All you need is $800 and 4 months of time
U.S. based ride-hailing giant, Lyft is introducing a 36-week course that will teach students across the globe how to build a self-driving car to anyone with just a minimum requirement of internet.
Udacity , online education platform providing the four-month “intro to self-driving car” course with the sponsorship from Lyft. The course fee is $800, however Lyft and Udacity are offering a scholarship to 400 students, specifically to one's belonging to communities underrepresented in the tech world.
Any 18 year old with some basic programing knowledge ( eg. c++, Python) can enroll for the course. Graduates are automatically eligible to take the Nanodegree program on self-driving car which concentrates subjects such as machine learning, object-oriented programming, and probabilistic robotics. The registration window starts from today for enrolling and will be open until October 1 for the scholarship applicants. The winners will be declared on October 5 and if you can afford $800 to become self-driving car expert, the registration window is open until October 10th.
Founded in 2011, Udacity is a for-profit educational organization offering online micro-credentials courses. Prior to starting his own venture Sebastian Thrun was one of the key leaders of the Google’s Self-driving car project. While his tenure at Google, Thrun had taught Computer Science at Stanford University, and before that at Carnegie Mellon University.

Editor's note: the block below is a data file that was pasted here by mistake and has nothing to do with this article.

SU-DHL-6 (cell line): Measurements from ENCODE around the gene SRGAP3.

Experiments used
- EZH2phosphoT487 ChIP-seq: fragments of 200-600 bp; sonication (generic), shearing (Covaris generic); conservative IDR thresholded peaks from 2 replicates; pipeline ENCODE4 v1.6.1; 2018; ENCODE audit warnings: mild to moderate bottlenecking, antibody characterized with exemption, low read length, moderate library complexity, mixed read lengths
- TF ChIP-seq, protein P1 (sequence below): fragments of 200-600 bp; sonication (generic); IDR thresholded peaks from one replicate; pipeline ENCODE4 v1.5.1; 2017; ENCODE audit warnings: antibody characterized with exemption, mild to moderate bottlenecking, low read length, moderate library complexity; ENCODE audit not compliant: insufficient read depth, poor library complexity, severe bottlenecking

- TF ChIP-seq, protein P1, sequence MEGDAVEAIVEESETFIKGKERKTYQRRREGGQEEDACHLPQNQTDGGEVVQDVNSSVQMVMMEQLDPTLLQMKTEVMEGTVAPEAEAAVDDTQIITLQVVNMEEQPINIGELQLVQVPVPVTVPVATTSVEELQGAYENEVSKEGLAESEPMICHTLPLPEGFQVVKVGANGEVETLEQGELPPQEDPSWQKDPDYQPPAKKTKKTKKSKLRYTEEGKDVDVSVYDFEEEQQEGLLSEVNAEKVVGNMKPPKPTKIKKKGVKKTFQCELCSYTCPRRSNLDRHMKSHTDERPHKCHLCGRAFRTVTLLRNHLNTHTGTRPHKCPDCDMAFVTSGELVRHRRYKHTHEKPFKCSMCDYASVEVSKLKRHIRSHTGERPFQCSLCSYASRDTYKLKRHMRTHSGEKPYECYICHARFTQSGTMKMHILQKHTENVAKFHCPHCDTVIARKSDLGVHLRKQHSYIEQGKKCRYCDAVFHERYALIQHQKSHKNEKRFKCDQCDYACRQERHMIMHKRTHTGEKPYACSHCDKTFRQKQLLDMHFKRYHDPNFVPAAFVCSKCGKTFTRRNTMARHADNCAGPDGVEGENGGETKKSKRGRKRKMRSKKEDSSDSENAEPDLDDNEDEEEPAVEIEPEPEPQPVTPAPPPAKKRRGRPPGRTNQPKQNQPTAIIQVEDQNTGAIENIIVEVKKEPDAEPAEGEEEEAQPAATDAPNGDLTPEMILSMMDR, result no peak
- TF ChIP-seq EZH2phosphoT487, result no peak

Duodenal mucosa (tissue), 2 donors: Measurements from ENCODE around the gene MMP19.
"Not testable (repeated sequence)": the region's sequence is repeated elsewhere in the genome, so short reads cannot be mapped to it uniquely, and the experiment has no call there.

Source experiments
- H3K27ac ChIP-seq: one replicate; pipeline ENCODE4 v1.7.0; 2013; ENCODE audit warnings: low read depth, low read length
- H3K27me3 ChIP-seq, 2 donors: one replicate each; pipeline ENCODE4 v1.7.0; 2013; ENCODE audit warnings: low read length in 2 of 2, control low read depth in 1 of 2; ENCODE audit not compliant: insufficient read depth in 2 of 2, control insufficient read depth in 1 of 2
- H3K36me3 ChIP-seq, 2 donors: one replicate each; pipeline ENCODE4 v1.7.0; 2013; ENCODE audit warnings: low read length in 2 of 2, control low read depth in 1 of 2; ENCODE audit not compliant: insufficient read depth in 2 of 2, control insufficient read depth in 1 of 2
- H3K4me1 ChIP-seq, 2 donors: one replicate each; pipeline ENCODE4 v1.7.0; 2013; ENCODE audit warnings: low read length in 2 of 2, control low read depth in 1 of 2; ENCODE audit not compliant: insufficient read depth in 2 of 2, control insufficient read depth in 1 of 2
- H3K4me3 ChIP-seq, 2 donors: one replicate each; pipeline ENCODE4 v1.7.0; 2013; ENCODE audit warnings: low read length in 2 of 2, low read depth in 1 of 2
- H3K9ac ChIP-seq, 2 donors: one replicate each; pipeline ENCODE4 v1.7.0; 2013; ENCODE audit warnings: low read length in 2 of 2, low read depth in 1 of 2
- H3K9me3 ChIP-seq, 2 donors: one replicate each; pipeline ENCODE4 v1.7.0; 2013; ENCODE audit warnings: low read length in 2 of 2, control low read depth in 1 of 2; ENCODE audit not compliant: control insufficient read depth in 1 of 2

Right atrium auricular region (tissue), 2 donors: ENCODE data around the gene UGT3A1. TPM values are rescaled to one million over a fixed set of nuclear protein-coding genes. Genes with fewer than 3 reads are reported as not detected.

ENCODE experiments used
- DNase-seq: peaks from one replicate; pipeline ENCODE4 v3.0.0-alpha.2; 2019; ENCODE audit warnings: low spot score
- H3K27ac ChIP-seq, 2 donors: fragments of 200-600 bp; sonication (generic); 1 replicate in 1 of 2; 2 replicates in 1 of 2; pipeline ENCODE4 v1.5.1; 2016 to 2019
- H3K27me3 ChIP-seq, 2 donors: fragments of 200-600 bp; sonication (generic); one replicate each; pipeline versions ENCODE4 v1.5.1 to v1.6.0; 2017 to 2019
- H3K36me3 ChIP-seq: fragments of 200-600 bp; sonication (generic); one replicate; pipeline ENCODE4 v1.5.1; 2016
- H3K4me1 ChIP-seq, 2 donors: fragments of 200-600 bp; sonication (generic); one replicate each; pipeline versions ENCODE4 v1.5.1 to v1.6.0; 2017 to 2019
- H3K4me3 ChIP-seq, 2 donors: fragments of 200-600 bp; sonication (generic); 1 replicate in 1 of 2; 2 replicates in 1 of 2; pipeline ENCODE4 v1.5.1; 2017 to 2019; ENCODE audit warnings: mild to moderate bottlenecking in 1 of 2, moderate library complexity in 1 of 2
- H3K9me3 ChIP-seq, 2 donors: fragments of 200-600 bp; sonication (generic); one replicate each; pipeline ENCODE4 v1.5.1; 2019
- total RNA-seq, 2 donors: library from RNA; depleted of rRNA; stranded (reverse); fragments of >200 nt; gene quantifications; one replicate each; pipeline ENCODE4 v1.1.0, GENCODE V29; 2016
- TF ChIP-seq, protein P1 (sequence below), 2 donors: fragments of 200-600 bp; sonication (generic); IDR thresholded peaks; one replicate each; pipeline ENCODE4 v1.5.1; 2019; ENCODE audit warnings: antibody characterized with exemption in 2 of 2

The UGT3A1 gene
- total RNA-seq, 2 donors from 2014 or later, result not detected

“There is an enormous market for engineers of self-driving cars,” Commenting on the program, Thrun said,“Lots and lots of companies that you wouldn’t suspect have entered that field and are massively hiring.”
Lyft also promises the interested candidates to offer “mentorship opportunities” by providing future career opportunities post the completion of their program. The company recently announced its planning to open its own center to build software and hardware needed to power-self-driving cars. Lyft will also acquire a 50,000-square-foot engineering facility in Palo Alto, California to practice research and development for the most advanced level of autonomous driving.